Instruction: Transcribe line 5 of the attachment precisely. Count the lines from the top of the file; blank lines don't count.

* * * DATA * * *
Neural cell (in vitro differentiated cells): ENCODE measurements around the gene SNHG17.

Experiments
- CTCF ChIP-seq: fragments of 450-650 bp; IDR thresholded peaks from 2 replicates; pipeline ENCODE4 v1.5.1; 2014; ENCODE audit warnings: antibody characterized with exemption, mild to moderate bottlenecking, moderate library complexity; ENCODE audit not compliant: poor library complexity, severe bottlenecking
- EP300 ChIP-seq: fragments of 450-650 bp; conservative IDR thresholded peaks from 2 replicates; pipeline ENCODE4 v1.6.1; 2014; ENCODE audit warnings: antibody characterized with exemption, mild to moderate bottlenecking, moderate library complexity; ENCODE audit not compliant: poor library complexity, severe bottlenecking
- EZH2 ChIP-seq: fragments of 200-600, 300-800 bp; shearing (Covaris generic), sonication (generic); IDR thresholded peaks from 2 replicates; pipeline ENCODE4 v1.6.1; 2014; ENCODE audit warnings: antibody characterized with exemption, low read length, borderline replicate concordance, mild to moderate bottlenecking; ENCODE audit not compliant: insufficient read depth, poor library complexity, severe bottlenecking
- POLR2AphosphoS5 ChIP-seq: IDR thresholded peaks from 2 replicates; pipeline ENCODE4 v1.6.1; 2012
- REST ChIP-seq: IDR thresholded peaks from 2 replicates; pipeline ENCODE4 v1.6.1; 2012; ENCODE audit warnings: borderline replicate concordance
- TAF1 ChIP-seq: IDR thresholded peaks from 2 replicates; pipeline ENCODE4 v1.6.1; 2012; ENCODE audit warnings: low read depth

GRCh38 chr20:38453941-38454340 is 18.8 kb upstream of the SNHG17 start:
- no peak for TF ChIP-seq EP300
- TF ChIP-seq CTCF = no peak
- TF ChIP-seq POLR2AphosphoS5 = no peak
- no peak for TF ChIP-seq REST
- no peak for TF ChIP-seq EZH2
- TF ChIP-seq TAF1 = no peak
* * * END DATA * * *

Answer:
- EZH2 ChIP-seq: fragments of 200-600, 300-800 bp; shearing (Covaris generic), sonication (generic); IDR thresholded peaks from 2 replicates; pipeline ENCODE4 v1.6.1; 2014; ENCODE audit warnings: antibody characterized with exemption, low read length, borderline replicate concordance, mild to moderate bottlenecking; ENCODE audit not compliant: insufficient read depth, poor library complexity, severe bottlenecking